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Nigeria Ceasefire Deal Could 'Bring Back Our Girls'


The families of the more than 200 kidnapped Nigerian girls aren't dancing in the streets of their hometown yet after hearing of the ceasefire agreement between Nigeria and Boko Haram.

The deal was announced Friday by Nigerian leaders who said the release of the girls was also negotiated.

"We don't know how true it is until we prove it," said Bana Lawan, chairman of Chibok Local Government Area. "We will know the negotiations were successful when we see the girls physically. And then we will know it is true. And then we will celebrate."

Community leader Pogu Bitrus says "people rejoiced, but with caution."

Both men said residents have been disappointed too many times in the past by reports of progress by Nigeria's government and military that later proved to be false. That is why they are skeptical of the army's announcement Friday that Boko Haram extremists have agreed to an immediate cease-fire.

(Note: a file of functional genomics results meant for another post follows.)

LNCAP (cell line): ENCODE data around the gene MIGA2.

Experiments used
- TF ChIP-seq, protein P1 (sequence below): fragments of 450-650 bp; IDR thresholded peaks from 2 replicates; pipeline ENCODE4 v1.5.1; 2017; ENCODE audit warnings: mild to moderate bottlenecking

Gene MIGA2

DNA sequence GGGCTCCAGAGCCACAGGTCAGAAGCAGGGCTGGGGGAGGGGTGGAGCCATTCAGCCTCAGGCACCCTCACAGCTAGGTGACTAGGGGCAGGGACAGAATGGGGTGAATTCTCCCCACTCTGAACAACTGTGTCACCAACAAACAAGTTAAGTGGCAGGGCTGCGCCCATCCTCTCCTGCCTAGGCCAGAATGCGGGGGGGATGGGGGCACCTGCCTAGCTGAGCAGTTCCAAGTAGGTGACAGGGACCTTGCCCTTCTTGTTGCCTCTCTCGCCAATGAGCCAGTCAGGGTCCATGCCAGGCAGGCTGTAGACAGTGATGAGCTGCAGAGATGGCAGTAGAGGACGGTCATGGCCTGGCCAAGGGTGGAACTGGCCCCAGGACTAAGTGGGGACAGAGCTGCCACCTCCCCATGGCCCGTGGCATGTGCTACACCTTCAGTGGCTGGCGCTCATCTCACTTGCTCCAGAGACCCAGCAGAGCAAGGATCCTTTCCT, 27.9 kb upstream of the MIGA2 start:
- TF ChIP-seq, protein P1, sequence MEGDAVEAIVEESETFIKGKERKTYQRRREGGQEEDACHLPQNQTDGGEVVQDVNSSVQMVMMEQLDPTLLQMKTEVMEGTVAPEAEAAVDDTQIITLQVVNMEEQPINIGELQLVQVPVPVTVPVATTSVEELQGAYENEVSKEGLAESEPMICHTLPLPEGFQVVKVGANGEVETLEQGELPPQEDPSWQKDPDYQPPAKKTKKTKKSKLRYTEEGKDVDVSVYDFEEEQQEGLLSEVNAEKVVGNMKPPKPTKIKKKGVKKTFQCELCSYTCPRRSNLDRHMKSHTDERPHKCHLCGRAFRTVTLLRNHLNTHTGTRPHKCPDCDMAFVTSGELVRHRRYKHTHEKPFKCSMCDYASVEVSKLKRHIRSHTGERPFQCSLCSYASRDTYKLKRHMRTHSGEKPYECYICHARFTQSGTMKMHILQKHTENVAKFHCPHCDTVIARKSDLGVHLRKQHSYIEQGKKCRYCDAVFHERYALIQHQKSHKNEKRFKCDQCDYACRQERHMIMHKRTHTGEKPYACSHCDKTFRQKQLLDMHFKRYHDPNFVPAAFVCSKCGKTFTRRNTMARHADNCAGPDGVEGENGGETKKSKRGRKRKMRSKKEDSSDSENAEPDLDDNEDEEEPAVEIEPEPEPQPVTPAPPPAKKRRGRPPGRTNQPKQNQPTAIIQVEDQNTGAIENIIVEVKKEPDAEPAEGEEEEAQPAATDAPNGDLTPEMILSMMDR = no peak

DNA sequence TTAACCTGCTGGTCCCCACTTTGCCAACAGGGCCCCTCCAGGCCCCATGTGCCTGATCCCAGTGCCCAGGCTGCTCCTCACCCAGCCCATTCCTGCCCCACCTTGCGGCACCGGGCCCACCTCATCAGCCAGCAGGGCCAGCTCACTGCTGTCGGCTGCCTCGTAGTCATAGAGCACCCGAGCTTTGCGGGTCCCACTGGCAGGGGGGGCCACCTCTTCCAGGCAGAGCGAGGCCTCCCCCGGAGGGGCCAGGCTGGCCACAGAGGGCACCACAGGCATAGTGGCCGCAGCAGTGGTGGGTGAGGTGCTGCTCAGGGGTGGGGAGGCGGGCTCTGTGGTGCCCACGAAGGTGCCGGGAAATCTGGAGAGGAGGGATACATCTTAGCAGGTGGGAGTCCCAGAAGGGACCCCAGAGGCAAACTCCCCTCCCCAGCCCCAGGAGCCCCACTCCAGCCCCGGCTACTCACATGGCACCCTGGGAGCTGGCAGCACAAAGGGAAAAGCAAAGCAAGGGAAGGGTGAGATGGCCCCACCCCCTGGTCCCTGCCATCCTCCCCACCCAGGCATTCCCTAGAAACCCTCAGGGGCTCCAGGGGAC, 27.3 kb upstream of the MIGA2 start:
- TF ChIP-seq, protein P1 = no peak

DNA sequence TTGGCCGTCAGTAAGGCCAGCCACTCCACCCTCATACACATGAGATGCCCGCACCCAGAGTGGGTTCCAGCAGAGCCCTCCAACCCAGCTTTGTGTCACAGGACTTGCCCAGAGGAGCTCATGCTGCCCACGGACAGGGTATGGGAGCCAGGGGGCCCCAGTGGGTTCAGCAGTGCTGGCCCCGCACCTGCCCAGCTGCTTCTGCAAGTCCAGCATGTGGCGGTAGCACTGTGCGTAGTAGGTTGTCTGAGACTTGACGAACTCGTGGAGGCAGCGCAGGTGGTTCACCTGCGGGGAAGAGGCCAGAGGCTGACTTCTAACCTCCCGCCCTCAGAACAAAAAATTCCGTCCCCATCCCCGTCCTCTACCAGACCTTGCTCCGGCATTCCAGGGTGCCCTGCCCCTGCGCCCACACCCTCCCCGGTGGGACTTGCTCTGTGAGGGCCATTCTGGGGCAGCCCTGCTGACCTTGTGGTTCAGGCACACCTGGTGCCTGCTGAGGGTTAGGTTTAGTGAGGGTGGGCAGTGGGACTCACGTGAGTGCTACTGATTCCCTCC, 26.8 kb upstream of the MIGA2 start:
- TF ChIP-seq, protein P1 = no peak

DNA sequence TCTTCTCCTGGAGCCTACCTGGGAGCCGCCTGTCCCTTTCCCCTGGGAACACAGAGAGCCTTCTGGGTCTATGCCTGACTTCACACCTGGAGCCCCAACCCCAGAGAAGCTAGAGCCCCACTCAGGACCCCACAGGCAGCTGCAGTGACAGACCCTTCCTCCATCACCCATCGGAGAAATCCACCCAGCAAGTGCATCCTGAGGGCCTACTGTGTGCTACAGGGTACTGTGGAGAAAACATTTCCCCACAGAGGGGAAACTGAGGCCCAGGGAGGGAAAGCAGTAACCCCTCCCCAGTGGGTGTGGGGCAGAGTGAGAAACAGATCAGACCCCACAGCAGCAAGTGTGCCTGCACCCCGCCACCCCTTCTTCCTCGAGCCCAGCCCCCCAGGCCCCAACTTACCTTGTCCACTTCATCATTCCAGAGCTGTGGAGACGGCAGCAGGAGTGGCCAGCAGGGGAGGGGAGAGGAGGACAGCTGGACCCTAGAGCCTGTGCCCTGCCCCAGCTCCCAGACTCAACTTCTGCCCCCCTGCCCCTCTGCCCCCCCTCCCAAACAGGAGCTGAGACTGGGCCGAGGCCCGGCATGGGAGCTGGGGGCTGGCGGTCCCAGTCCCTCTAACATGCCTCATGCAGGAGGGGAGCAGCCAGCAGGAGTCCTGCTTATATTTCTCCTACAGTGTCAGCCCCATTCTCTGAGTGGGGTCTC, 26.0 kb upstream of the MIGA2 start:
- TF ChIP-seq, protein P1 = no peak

Nigerian leaders say they, too, are cautiously optimistic.

"They've assured us they have the girls and they will release them. I am cautiously optimistic," Nigerian presidential aid Hassan Tukur told the BBC.

Boko Haram, an Islamic terrorist group, kidnapped the girls back in April as part of their assault on the once predominantly Christian African nation.

The kidnappings drew international outrage but despite the outcry - the group didn't release the girls. However, if the cease fire holds, the group is supposed to release the girls.

Nigeria's government received world-wide criticism for how it handled the crisis and was not able to rescue the girls.

Upon hearing the news Friday, parents and other members of the "Bring Back Our Girls campaign" are hoping for the best, "We are monitoring the news with huge expectations," it tweeted.

Nigeria's Chief of Defence Staff, Air Marshal Alex Badeh, reportedly ordered  his troops to immediately comply with the agreement.

Chad has been mediating between Nigeria and Boko Haram for a month to see the girls released and a ceasefire take place. Boko Haram has been demanding the release of detained extremists in exchange for the girls. No word on whether or not that is part of the deal.

Sources: Associated Press, BBC


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